Impact of the ECSC Common Assembly on the politics, negotiation and content of the Rome Treaties

10-03-2017

As the historical framework for the present-day European Union (EU), the Treaties of Rome, signed in March 1957 and establishing the European Economic Community (EEC) and the European Atomic Energy Community (EAEC or Euratom), are among the most important treaties of the European integration process. The failure to set up a European Defence Community in 1954 provided the incentive for the EEC Treaty to envisage integration in economic as well as political terms. Crucially, the Rome Treaties provided for the establishment of today's EU institutions, which have played a major role in securing the peaceful coexistence of Member States for the past sixty years. The Common Assembly (CA) of the European Coal and Steel Community (1952-1957) has long been overlooked as an important factor in the development of the Rome Treaties. As it was not directly involved in deliberations and negotiations on the treaties, it might easily be concluded that the CA did not play a significant role. This briefing demonstrates the very opposite. It was the CA that put the issue of an extended common market on the Community and Member States' political agenda, thereby relaunching European integration at a decisive moment in the EU's history. Furthermore, the CA effectively foreshadowed its future position and competences in a wider European community. The CA formulated demands for greater legislative and budgetary powers in order to overcome its subsidiary and consultative role. Given its political authority as the parliamentary representation of the people of the Community, the CA was successful in incorporating its demands into the deliberations and negotiations that led to the Rome Treaties.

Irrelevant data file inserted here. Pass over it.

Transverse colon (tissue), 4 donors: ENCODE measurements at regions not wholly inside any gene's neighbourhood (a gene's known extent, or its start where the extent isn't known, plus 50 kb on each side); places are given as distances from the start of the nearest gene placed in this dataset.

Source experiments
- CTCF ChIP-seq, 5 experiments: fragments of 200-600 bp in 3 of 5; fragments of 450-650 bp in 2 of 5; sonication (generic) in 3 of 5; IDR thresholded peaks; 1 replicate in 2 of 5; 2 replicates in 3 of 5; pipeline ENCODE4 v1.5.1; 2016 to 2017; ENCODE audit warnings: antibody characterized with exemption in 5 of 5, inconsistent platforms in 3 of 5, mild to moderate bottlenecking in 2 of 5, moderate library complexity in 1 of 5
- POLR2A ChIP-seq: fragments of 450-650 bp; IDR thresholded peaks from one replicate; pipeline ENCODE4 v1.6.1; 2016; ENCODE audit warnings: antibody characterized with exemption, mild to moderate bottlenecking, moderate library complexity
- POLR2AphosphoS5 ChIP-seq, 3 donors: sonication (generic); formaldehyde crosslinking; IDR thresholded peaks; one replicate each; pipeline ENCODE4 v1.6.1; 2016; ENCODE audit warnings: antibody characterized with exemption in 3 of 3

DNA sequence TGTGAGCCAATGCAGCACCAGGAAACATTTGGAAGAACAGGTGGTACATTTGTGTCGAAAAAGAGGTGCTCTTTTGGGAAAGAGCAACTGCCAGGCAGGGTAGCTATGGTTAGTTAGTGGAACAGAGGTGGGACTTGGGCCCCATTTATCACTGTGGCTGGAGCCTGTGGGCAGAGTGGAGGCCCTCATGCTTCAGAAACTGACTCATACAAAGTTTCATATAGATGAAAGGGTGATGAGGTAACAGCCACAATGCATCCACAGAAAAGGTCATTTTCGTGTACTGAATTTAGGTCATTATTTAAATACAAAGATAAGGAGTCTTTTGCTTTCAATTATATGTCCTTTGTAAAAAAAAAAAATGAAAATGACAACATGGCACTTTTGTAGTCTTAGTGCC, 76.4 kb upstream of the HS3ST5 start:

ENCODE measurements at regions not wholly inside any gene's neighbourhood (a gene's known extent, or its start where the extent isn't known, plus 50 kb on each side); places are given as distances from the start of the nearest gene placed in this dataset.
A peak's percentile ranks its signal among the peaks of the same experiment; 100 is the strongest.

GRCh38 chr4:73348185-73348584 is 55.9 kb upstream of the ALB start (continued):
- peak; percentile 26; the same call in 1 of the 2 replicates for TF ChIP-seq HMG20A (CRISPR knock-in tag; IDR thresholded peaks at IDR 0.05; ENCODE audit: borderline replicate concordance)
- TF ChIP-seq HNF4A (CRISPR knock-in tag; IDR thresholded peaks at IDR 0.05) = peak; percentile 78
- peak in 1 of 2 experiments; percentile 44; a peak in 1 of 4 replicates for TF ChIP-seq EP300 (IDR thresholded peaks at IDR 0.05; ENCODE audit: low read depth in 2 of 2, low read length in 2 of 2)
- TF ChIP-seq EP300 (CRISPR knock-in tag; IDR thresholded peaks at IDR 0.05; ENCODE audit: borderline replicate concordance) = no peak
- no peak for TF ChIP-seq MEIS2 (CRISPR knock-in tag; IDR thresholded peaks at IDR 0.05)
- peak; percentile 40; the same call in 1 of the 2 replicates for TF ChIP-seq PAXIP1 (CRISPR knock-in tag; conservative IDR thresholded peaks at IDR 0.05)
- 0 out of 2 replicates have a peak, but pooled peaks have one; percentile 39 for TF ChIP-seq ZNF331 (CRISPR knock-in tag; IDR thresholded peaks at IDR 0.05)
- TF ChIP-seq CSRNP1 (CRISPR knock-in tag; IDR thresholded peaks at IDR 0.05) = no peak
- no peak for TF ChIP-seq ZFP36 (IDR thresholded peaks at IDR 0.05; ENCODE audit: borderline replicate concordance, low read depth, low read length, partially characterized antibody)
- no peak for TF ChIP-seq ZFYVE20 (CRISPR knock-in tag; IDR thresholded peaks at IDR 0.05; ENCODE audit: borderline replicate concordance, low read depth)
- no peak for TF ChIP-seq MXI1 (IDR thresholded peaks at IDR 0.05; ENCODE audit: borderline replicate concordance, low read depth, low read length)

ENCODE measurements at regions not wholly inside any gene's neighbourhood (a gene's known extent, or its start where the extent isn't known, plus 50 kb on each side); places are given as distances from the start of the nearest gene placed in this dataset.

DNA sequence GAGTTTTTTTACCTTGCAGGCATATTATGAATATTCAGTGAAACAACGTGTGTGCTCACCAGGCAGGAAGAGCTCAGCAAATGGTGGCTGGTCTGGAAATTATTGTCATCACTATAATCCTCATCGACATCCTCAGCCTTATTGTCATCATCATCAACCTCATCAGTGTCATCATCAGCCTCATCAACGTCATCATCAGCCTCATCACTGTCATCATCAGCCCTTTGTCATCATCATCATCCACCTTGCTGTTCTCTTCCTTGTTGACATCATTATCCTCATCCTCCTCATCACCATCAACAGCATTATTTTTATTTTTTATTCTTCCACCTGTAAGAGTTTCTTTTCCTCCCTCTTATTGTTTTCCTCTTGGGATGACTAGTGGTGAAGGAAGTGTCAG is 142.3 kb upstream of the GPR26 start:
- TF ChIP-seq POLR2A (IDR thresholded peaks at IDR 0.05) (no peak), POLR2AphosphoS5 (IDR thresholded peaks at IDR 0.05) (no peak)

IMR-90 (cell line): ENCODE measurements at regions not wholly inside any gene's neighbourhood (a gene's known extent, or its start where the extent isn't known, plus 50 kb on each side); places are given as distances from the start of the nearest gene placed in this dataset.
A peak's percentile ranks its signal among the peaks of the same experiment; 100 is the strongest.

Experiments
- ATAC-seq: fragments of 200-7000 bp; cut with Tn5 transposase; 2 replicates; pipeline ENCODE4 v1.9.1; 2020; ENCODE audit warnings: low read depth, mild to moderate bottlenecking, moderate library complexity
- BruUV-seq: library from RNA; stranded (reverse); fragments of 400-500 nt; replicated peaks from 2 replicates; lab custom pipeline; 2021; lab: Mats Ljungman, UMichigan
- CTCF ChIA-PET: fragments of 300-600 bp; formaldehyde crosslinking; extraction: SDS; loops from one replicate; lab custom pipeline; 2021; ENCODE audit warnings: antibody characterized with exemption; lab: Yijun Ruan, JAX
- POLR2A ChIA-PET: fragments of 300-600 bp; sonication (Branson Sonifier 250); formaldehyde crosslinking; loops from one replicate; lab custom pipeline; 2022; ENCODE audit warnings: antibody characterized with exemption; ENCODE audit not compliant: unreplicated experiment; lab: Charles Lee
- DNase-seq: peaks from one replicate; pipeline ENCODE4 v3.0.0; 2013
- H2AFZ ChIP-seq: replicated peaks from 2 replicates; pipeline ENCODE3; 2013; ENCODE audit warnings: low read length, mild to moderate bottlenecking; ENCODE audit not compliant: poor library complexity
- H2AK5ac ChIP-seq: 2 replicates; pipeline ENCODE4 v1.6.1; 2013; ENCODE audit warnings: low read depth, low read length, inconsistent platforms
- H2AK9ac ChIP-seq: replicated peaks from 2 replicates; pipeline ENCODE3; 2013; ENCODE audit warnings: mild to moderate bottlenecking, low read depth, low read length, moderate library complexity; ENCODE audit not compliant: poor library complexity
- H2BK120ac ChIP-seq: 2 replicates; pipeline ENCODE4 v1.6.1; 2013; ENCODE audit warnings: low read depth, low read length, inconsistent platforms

As the historical framework for the present-day European Union (EU), the Treaties of Rome, signed in March 1957 and establishing the European Economic Community (EEC) and the European Atomic Energy Community (EAEC or Euratom), are among the most important treaties of the European integration process. The failure to set up a European Defence Community in 1954 provided the incentive for the EEC Treaty to envisage integration in economic as well as political terms. Crucially, the Rome Treaties provided for the establishment of today's EU institutions, which have played a major role in securing the peaceful coexistence of Member States for the past sixty years. The Common Assembly (CA) of the European Coal and Steel Community (1952-1957) has long been overlooked as an important factor in the development of the Rome Treaties. As it was not directly involved in deliberations and negotiations on the treaties, it might easily be concluded that the CA did not play a significant role. This briefing demonstrates the very opposite. It was the CA that put the issue of an extended common market on the Community and Member States' political agenda, thereby relaunching European integration at a decisive moment in the EU's history. Furthermore, the CA effectively foreshadowed its future position and competences in a wider European community. The CA formulated demands for greater legislative and budgetary powers in order to overcome its subsidiary and consultative role. Given its political authority as the parliamentary representation of the people of the Community, the CA was successful in incorporating its demands into the deliberations and negotiations that led to the Rome Treaties.